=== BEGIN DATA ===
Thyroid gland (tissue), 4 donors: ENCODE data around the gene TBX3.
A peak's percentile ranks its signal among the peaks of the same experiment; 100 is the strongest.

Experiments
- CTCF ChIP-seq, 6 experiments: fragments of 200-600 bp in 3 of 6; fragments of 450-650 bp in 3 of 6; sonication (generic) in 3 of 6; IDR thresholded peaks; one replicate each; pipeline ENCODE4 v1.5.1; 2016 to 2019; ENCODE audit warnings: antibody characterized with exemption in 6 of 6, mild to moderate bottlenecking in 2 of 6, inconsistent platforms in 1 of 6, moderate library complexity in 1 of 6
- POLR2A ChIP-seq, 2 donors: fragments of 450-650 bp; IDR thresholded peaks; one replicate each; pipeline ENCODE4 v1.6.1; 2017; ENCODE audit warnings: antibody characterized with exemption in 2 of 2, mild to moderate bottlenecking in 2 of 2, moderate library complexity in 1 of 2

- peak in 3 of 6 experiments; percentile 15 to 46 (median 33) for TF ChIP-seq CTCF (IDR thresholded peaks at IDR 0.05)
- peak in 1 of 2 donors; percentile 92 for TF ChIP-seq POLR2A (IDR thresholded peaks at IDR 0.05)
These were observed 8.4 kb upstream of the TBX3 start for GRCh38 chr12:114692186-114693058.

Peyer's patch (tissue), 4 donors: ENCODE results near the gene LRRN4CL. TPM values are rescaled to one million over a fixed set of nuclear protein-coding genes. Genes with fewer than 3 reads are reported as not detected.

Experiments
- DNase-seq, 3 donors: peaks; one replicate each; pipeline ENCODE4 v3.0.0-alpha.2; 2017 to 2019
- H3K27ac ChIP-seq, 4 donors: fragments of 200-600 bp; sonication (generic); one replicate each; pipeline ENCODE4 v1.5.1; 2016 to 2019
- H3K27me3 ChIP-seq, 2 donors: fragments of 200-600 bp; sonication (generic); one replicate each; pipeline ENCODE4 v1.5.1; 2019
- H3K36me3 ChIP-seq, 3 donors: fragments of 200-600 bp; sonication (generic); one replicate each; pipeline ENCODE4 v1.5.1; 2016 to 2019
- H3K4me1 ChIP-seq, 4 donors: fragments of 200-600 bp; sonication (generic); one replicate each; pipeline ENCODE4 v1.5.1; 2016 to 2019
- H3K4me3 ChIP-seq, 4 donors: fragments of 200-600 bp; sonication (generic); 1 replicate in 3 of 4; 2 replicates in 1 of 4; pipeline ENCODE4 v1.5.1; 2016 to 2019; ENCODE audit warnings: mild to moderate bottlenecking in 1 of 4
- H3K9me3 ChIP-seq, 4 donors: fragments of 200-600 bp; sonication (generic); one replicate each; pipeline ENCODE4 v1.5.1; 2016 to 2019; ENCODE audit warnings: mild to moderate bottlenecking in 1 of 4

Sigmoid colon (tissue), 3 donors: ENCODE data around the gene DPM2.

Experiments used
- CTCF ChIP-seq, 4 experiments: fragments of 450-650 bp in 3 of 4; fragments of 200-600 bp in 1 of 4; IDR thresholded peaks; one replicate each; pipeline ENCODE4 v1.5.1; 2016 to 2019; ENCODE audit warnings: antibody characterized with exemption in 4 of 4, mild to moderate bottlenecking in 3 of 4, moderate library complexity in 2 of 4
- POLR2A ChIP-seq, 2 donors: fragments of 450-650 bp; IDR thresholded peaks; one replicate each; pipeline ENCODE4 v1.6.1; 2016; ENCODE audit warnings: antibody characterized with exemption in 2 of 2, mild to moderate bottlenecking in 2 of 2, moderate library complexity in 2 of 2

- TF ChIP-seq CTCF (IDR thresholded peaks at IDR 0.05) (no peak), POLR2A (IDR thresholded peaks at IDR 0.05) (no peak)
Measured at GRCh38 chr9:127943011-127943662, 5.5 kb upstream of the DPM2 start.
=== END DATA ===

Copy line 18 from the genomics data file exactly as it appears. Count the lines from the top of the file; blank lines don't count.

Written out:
Sigmoid colon (tissue), 3 donors: ENCODE data around the gene DPM2.